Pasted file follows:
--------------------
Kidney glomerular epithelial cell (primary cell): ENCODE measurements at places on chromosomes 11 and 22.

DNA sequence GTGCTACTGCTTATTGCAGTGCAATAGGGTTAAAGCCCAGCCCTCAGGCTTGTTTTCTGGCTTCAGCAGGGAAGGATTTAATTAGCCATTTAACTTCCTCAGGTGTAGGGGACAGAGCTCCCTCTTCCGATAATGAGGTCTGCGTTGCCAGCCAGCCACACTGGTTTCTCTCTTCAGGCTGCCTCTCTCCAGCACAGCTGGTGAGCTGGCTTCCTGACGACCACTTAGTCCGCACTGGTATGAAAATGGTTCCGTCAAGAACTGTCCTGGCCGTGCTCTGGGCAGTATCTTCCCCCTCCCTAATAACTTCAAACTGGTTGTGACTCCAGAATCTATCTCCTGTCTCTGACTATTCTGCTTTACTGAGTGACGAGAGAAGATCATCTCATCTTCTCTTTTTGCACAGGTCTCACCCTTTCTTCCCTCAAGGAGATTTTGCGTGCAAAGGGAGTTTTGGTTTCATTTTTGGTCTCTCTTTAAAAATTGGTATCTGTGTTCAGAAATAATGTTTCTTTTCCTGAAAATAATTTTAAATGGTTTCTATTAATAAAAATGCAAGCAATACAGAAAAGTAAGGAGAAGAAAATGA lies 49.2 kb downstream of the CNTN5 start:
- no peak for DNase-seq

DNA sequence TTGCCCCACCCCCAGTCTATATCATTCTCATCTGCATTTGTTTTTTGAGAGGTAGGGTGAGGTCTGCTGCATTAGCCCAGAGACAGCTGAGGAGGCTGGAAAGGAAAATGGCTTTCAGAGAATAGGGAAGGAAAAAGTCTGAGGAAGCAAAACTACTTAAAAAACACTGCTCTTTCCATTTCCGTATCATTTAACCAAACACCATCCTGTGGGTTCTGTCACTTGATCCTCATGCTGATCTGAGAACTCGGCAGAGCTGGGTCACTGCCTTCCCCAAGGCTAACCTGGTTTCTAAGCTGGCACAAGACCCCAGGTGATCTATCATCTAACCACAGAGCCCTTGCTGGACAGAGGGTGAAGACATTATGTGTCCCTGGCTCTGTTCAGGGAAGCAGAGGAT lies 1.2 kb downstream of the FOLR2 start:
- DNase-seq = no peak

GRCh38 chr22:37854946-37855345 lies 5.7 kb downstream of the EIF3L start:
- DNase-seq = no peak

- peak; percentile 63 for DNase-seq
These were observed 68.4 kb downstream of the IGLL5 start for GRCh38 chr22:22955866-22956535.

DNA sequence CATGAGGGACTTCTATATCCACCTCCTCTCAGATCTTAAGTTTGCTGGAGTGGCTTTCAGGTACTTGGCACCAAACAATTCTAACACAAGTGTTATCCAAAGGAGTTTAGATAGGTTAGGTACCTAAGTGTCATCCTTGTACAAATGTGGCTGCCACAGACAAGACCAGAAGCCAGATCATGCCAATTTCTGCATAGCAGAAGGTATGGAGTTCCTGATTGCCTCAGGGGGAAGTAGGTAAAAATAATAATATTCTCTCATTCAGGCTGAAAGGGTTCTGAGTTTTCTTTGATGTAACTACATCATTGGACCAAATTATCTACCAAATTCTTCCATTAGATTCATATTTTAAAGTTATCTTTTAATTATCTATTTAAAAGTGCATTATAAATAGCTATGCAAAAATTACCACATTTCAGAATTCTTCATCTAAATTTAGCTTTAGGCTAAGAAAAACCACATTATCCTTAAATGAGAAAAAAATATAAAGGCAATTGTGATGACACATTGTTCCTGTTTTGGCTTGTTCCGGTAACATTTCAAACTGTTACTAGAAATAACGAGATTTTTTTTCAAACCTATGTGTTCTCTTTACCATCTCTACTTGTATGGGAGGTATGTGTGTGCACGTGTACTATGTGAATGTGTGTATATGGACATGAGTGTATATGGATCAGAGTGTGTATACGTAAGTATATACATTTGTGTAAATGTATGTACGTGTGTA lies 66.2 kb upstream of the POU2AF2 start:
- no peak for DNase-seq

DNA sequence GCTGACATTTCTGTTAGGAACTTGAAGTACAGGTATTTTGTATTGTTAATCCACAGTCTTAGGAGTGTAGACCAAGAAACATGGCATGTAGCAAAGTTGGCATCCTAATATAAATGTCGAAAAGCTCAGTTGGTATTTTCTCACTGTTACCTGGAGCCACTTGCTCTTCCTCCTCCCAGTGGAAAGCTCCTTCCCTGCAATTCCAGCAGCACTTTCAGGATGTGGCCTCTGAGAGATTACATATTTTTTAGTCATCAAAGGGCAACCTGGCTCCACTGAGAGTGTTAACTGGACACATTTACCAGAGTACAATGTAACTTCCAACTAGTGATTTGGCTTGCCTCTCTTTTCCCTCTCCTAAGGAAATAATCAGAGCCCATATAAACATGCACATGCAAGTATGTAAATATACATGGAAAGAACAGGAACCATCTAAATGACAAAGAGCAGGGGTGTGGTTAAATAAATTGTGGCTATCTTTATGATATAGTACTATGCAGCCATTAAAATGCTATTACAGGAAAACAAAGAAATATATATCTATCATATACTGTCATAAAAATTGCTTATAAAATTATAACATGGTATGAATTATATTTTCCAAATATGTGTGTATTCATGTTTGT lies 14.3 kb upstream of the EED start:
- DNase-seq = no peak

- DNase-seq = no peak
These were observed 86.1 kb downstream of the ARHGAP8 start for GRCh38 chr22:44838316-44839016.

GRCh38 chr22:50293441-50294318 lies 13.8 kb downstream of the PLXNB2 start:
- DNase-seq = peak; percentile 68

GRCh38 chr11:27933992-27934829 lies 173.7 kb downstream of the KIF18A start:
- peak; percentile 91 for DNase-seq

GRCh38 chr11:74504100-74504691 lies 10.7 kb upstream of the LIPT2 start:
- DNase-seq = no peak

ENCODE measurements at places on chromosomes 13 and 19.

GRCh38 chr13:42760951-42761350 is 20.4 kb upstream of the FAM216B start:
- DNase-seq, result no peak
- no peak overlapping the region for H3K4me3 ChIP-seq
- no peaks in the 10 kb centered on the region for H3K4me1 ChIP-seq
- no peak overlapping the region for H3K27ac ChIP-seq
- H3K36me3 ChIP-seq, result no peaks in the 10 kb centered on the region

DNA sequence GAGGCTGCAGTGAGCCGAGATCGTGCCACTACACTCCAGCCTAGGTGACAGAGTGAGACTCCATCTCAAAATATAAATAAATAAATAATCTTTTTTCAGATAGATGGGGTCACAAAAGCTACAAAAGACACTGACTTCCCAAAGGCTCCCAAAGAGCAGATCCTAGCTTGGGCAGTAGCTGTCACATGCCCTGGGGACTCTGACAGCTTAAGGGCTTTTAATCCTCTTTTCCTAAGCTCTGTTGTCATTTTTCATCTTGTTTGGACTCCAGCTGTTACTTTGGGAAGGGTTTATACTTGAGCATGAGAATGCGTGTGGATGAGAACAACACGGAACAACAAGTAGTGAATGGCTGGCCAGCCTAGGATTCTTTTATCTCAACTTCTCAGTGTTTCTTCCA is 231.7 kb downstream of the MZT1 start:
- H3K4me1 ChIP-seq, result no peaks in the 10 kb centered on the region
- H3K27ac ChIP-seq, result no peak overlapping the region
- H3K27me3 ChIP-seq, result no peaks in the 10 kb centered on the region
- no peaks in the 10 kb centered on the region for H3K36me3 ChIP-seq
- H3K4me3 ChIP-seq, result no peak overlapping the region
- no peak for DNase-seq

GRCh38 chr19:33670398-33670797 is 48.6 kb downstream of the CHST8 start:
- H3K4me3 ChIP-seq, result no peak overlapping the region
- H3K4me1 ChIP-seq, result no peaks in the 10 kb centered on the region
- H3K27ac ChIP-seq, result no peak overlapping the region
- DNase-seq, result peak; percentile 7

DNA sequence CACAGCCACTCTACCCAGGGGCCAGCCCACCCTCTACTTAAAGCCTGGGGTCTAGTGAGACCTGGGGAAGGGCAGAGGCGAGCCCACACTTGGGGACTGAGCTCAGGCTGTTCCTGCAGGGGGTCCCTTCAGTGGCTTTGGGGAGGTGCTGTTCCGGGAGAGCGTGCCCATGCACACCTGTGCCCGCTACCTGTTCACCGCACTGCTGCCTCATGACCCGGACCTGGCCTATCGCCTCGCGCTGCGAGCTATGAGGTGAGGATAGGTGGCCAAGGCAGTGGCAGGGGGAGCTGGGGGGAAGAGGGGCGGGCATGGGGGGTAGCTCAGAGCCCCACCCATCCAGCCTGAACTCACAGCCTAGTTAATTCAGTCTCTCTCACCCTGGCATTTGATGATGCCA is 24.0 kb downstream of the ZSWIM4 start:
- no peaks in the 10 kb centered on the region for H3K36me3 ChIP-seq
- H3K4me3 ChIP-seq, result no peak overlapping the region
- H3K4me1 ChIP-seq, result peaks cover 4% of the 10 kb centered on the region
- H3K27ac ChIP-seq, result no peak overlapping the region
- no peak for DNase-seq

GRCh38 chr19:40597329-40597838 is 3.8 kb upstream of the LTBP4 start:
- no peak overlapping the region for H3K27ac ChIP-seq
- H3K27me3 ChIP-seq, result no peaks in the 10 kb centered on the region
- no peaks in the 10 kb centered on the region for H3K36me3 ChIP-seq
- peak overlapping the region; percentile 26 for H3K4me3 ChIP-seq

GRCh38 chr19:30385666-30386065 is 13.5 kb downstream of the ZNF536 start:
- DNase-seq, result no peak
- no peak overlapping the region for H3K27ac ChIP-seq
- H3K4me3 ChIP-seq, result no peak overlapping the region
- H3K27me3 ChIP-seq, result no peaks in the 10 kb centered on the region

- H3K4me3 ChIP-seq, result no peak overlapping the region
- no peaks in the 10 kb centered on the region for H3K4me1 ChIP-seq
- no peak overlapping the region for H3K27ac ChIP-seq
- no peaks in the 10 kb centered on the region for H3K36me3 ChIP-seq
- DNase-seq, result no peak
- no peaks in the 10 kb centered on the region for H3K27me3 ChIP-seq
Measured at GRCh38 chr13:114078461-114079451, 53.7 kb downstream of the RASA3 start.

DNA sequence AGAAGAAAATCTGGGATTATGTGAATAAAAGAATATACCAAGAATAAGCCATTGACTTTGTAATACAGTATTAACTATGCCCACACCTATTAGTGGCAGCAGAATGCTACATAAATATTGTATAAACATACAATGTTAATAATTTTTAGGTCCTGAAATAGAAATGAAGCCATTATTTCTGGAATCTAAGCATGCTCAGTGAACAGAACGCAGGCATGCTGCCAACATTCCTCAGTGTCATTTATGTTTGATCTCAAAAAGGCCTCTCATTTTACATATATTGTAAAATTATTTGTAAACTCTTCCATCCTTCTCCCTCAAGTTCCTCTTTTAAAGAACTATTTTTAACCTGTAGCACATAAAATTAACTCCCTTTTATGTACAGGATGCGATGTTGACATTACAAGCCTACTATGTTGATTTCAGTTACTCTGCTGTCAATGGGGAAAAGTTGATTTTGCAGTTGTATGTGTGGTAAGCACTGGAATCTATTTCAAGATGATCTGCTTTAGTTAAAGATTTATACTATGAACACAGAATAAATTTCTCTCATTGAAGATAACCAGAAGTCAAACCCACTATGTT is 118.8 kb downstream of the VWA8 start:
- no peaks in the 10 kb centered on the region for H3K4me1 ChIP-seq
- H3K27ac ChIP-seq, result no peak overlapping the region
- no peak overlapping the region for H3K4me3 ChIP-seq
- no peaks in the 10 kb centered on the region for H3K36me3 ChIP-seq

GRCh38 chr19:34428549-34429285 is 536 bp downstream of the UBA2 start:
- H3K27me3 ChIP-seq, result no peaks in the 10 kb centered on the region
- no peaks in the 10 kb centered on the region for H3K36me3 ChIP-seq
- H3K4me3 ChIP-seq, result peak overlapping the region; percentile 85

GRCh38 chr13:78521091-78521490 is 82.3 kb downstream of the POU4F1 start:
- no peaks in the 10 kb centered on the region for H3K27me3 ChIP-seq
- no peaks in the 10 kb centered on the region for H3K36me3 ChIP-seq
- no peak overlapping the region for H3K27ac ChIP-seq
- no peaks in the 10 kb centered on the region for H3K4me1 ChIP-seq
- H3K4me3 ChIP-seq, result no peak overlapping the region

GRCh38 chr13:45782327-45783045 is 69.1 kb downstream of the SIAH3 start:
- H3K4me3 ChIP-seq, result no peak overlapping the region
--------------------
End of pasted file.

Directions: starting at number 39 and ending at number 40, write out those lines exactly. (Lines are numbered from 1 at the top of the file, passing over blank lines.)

- H3K27ac ChIP-seq, result no peak overlapping the region
- DNase-seq, result peak; percentile 7